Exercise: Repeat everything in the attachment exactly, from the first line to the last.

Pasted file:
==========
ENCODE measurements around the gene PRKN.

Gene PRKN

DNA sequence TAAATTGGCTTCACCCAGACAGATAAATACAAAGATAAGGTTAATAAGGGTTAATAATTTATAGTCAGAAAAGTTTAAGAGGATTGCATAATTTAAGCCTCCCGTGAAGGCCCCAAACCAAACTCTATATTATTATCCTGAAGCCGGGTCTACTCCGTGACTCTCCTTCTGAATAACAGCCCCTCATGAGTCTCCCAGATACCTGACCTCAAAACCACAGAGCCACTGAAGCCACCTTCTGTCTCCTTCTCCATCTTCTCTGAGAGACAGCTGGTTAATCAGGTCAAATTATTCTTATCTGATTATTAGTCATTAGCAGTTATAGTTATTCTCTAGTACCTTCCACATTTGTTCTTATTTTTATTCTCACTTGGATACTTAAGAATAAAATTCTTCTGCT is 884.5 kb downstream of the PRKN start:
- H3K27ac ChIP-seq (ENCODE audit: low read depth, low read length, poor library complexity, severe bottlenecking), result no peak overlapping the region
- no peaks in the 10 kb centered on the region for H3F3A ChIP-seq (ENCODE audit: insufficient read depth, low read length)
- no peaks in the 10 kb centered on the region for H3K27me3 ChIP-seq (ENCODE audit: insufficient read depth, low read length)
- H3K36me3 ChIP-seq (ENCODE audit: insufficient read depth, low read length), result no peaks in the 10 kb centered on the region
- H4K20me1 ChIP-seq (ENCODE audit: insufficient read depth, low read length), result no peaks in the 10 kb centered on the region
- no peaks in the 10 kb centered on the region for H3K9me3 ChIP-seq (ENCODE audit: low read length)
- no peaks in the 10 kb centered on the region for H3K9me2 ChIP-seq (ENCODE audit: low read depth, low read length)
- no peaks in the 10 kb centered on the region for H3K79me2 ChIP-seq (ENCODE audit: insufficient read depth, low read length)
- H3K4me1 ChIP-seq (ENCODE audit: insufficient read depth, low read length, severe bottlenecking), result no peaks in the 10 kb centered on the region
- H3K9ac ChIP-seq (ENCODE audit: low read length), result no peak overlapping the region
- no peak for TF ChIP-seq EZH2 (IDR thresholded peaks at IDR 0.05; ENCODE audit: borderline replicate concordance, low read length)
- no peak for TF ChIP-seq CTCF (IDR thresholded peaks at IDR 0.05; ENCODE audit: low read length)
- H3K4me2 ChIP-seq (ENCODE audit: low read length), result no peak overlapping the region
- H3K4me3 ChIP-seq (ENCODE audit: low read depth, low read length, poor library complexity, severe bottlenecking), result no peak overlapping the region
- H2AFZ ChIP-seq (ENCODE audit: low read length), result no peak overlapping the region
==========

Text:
ENCODE measurements around the gene PRKN.

Gene PRKN

DNA sequence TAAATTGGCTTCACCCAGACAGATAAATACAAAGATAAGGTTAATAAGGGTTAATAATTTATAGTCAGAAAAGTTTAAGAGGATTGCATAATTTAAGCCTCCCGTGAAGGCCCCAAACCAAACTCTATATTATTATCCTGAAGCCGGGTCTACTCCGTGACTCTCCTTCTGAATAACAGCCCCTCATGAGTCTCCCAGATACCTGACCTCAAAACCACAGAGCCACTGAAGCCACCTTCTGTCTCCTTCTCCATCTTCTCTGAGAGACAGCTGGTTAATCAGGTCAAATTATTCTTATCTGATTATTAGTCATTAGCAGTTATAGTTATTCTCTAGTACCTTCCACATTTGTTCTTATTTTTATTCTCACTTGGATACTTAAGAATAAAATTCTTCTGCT is 884.5 kb downstream of the PRKN start:
- H3K27ac ChIP-seq (ENCODE audit: low read depth, low read length, poor library complexity, severe bottlenecking), result no peak overlapping the region
- no peaks in the 10 kb centered on the region for H3F3A ChIP-seq (ENCODE audit: insufficient read depth, low read length)
- no peaks in the 10 kb centered on the region for H3K27me3 ChIP-seq (ENCODE audit: insufficient read depth, low read length)
- H3K36me3 ChIP-seq (ENCODE audit: insufficient read depth, low read length), result no peaks in the 10 kb centered on the region
- H4K20me1 ChIP-seq (ENCODE audit: insufficient read depth, low read length), result no peaks in the 10 kb centered on the region
- no peaks in the 10 kb centered on the region for H3K9me3 ChIP-seq (ENCODE audit: low read length)
- no peaks in the 10 kb centered on the region for H3K9me2 ChIP-seq (ENCODE audit: low read depth, low read length)
- no peaks in the 10 kb centered on the region for H3K79me2 ChIP-seq (ENCODE audit: insufficient read depth, low read length)
- H3K4me1 ChIP-seq (ENCODE audit: insufficient read depth, low read length, severe bottlenecking), result no peaks in the 10 kb centered on the region
- H3K9ac ChIP-seq (ENCODE audit: low read length), result no peak overlapping the region
- no peak for TF ChIP-seq EZH2 (IDR thresholded peaks at IDR 0.05; ENCODE audit: borderline replicate concordance, low read length)
- no peak for TF ChIP-seq CTCF (IDR thresholded peaks at IDR 0.05; ENCODE audit: low read length)
- H3K4me2 ChIP-seq (ENCODE audit: low read length), result no peak overlapping the region
- H3K4me3 ChIP-seq (ENCODE audit: low read depth, low read length, poor library complexity, severe bottlenecking), result no peak overlapping the region
- H2AFZ ChIP-seq (ENCODE audit: low read length), result no peak overlapping the region